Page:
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High Temperaure Plasma's behavior with other solids and liquids a Room Temp

  1. Oct 4, 2009 #1
    Recently, I came across some who suggested that a plasma between half the temperature of the sun (2889 K) and the temperature of the sun (5,778) would have the same burn patterns as lava.

    I felt skeptical about this for two reasons
    1. Lava's viscosity affects how it behaves. I did not think not sure that the viscosity of plasma would have the similar affect on plasma as the viscosity of lava has on lava
    2. The artificial plasma from a carbon arc lamp creates a kind of dust or soot that reasearch separate out to find graphine. Furthermore, plasma's range from almost but not quite 0 K to 10^8 K in magnitude.
    However, I really wasn't sure what plasma would do in general if it was between 2889 K and 5778 K.... so....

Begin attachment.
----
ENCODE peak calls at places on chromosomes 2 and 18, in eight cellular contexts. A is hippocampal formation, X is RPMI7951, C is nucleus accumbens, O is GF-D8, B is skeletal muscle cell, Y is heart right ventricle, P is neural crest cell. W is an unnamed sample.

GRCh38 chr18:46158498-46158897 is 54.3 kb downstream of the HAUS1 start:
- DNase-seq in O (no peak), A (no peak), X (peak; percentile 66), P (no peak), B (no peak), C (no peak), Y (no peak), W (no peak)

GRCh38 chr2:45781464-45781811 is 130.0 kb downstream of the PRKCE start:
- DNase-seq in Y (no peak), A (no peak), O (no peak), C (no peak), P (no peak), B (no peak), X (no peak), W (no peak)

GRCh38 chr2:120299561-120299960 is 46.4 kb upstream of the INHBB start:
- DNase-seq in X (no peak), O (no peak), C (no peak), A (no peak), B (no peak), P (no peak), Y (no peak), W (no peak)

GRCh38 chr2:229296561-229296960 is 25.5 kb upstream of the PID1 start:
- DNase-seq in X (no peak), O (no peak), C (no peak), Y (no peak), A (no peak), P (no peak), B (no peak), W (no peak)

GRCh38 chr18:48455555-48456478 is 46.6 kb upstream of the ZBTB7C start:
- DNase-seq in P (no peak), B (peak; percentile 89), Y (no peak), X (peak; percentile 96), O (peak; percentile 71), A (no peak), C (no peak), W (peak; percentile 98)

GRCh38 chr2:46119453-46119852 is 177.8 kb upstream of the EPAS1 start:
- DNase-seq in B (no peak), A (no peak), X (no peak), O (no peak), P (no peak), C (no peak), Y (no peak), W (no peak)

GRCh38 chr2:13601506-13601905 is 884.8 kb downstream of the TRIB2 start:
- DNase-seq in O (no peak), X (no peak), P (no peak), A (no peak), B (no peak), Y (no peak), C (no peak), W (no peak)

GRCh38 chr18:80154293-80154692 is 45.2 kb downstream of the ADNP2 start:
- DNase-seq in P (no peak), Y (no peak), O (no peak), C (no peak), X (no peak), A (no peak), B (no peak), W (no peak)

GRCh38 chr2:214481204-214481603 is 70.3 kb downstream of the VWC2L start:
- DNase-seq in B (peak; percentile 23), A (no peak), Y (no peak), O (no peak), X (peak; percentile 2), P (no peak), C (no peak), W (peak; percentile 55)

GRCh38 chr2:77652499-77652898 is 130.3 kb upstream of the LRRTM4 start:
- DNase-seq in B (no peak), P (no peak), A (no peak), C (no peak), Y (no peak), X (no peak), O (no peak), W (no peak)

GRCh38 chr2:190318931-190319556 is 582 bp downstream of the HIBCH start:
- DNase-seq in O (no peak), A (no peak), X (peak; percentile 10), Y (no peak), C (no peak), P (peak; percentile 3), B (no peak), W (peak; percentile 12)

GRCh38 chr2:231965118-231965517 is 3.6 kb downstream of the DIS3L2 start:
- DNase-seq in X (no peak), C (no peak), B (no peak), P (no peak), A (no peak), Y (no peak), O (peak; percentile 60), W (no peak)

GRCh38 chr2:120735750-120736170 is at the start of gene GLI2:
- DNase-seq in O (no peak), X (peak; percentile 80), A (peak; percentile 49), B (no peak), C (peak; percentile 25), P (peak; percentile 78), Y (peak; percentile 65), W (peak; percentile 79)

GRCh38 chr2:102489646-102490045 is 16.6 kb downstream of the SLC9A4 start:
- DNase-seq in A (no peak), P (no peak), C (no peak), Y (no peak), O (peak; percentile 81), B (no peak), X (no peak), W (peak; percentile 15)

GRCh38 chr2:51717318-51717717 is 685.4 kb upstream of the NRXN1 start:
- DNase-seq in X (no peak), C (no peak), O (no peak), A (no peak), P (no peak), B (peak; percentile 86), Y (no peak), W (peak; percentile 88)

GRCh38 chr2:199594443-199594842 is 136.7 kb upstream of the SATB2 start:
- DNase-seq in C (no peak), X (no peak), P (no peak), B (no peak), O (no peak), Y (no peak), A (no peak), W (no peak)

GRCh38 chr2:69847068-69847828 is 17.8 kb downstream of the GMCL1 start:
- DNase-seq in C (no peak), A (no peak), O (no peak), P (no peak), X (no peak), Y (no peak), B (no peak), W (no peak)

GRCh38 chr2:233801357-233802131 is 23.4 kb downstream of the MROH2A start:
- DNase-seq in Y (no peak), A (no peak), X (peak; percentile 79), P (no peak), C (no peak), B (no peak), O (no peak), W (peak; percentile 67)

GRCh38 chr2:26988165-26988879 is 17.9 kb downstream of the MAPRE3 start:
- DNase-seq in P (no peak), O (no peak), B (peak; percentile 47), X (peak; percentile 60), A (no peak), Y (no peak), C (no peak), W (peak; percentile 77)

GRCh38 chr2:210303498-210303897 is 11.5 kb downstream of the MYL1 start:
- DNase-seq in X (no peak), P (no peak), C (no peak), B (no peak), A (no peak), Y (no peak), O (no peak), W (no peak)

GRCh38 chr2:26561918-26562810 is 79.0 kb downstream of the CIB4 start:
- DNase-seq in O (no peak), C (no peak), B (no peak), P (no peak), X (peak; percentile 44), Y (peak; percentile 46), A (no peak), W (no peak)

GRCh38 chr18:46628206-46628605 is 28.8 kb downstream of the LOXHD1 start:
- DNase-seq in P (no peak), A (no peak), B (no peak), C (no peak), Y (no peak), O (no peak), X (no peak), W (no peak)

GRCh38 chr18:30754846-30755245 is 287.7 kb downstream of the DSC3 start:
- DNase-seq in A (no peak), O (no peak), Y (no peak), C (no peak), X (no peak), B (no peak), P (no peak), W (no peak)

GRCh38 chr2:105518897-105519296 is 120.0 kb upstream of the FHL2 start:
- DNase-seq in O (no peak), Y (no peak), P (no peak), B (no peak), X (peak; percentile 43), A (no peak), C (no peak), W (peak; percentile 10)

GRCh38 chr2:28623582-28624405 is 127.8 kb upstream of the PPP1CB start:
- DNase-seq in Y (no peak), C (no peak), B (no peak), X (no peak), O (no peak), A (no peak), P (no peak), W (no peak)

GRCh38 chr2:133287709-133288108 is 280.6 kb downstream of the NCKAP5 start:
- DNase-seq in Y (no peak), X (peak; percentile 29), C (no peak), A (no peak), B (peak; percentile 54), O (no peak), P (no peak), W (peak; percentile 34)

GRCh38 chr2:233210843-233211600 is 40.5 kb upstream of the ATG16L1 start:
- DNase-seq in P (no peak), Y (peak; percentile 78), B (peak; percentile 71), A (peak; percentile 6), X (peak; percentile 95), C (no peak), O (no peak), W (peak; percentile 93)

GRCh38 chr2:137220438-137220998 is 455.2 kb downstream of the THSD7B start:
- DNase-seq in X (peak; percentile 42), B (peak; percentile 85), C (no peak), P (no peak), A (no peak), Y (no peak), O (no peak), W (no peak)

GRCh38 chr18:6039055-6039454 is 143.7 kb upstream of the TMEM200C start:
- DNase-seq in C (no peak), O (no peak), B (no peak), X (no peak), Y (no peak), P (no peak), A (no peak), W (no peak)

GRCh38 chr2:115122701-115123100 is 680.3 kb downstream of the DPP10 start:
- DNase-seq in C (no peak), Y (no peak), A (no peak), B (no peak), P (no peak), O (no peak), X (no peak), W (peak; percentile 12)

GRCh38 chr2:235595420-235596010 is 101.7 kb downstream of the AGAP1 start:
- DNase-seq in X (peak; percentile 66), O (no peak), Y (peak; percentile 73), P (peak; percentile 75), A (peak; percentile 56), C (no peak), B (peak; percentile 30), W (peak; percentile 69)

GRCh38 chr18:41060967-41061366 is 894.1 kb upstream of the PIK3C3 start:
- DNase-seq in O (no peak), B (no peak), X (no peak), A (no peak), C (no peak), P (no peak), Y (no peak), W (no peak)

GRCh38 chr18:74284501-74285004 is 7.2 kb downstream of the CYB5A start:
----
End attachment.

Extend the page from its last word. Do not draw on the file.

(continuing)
What exactly would a plasma between 2889 K and 5778 do to a solid inorganic sustances like a rod of carbon or steel. What about to gelatinous compounds like Agar and Gelatin? What about to liquids like Midieval Glass, oil, and water?
     
  2. jcsd
  3. Oct 4, 2009 #2

    Astronuc

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    Staff: Mentor

    A lot depends on the density of the plasma, and the temperature and density together determine the energy that would be conducted into a solid.

    Plasma ions can knock out (ablate) the atoms of a solid. See - Plasma etching.
    http://en.wikipedia.org/wiki/Plasma_etching

    At some density of plasma, sufficient energy flows (is conducted into) a solid such that the solid may turn to liquid.
     
  4. Oct 4, 2009 #3
    Hmm... I see... well this gives me something to look up at the library, so thanks ^_^.

    Anything else you might know would be helpful ^_^.
     
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